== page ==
Before Correa, 12 movements of impact that did not materialize

In one of the most unlikely free agency sagas we’ve ever seen, star shortstop Carlos Correa nearly signed contracts worth more than $300 million with the Giants and Mets before sign for six years with the Twins.

Correa’s contract marathon got us thinking: What other impact trades, whether through free agency or the trade, were nearly complete? We are talking about movements that would have changed the history of the Major Leagues.

Here’s a look at the impact moves that almost happened:

Roberto Clemente almost signed with the Giants, 1954

Before becoming a legend with the Pirates, Clemente signed with the Brooklyn Dodgers in 1954. He was then selected by Pittsburgh in the Rule 5 Draft. The rest is history.

But before the Dodgers signed him, the Giants were after his services. Brooklyn, surely terrified to imagine Clemente next to Willie Mays in the Giants’ outfield, made the Puerto Rican a better offer.

It seems likely that Clemente would have signed with the Giants if the Dodgers hadn’t gotten in the way. Supposedly the future Hall of Famer wanted to play in New York because he had family there.

The Yankees almost sent Don Mattingly to the Giants for Will Clark, 1988

Mattingly was the top first baseman in the majors in the mid-1980s, and Clark surpassed him as such in the second half of the decade, 3,000 miles away. Although both the Yankees and Giants denied rumors that this trade almost happened, Peter Gammons — writing at the time for Sports Illustrated magazine — reported that it did, indeed, come close to happening in 1988.

“Mattingly was informed during the World Series by sources outside the Yankees that (owner George) Steinbrenner had reached a deal with the Giants that would have sent Mattingly and pitcher Rick Rhoden to San Francisco in exchange for first baseman Will. Clark and pitchers Atlee Hammaker and Craig Lefferts,” Gammons wrote. “But the Giants decided not to trade left-handers when they learned that another left-hander on the team, Dave Dravecky, had a tumor on his throwing arm.”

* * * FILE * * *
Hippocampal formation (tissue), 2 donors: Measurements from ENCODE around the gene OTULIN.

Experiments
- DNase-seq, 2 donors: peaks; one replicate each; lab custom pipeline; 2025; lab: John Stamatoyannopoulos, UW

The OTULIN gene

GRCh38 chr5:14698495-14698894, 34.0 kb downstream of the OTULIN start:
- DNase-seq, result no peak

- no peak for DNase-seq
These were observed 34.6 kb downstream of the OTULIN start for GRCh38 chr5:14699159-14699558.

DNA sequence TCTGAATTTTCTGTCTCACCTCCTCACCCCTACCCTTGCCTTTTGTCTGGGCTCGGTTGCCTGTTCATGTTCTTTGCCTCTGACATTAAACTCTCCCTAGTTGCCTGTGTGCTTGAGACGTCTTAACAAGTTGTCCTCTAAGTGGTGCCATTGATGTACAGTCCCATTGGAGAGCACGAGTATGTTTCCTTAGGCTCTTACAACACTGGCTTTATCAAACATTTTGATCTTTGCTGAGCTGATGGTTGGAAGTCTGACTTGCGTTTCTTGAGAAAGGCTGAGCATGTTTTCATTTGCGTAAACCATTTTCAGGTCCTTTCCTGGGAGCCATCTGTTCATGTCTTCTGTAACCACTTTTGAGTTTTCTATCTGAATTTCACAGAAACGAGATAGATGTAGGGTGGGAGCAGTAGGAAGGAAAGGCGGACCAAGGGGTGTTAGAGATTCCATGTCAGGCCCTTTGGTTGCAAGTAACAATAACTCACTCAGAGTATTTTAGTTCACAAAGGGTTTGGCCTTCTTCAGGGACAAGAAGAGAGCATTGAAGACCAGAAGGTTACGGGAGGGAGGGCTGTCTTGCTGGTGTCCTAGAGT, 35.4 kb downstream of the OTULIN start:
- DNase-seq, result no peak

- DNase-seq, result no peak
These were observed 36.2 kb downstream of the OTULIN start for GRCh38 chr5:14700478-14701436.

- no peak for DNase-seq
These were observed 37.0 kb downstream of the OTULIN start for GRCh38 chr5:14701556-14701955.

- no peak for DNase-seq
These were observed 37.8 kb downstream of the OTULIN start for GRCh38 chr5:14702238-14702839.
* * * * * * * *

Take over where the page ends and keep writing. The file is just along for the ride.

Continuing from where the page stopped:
The Yankees almost sent Rickey Henderson to the Giants, 1989

Another huge trade between the Yankees and Giants that almost happened? That’s how it is. On June 21, 1989, Henderson was traded to the A’s, whom he helped win the World Series against their cross-Bay rivals, the Giants. But two days before that trade, Henderson was almost sent to the Giants.

According to various reports at the time, Henderson had vetoed a deal between the Yankees and Giants that would have sent the career stolen-base leader to San Francisco in exchange for Candy Maldonado and Scott Garrelts.

The Pirates almost sent Barry Bonds to the Braves, 1992

Atlanta general manager John Schuerholz and the Pirates agreed in principle to a trade that would have sent reliever Alejandro Peña and outfield prospect Keith Mitchell to Pittsburgh for Bonds, who had been named NL MVP. in 1990 and that a few months later he would win the award for the second time.

Imagine if that change had become a reality. Would the Braves have had a better record than their 1-4 record in the five World Series they participated in during the ’90s?

Peña had a very good season in 1991 at age 32, posting a 2.40 ERA in 59 appearances between the Mets and Braves. But in the last five years of his major league career, his ERA was 4.57. On his side, Mitchell made his Major League debut in 1991 for Atlanta and hit .318/.392/.409 in 74 plate appearances. But after that, he played in just 80 major league games.

All Bonds did from then until the end of his career was be MVP six other times and set the single-season and all-time records for home runs.

Barry Bonds almost signed with the Yankees, 1992

In the same year that Bonds was nearly traded to the Braves, and just after his Pirates fell short of their third straight NLCS with heart-wrenching pain against Atlanta, it looked like Bonds would be leaving as free agent this winter. What was not known, obviously, was where the gunboat would sign.

Now we know the answer, but it was almost something else entirely. Bonds told Michael Kay and Alex Rodriguez during his “KayRod” simulcast on ESPN during a Sunday game in September that he was “very close” to signing with the Yankees.

“It was very close for 15 or 20 minutes,” Bonds said. “…The Yankees offered me the same contract, I think, that Ryne Sandberg had at the time (with the Cubs) or a little bit more than that.”

Bonds said his agent informed the Yankees that he would be in touch again, and Bonds went to lunch. By the time he arrived at the restaurant, the Giants had made him a better offer than New York’s — six years and $43.75 million. The rest, as they say, is history.

Greg Maddux almost signed with the Yankees, 1992

The winter of 1992 was full of changes that almost happened, but not the end. Maddux said on David Cone’s podcast last year that he was ready to sign with the Yankees before the 1992 season, when he won the first of his four National League Cy Young Awards in the final season of his first tenure with the Yankees. puppies. But apparently someone in the New York front office suffered a heart attack while Maddux was headed to the Big Apple to sign with the Yankees, and the pitcher never received an offer.

Meanwhile, the Braves were preparing their own offer for the right-hander, and since Atlanta was Maddux’s first choice, he stopped there with a five-year, $28 million deal. Maddux in the Bronx would have been amazing. Imagine him joining New York’s rotation just before the Yankees won four World Series titles in the space of five years.

The Yankees almost traded Mariano Rivera to the Mariners for Félix Fermín, 1996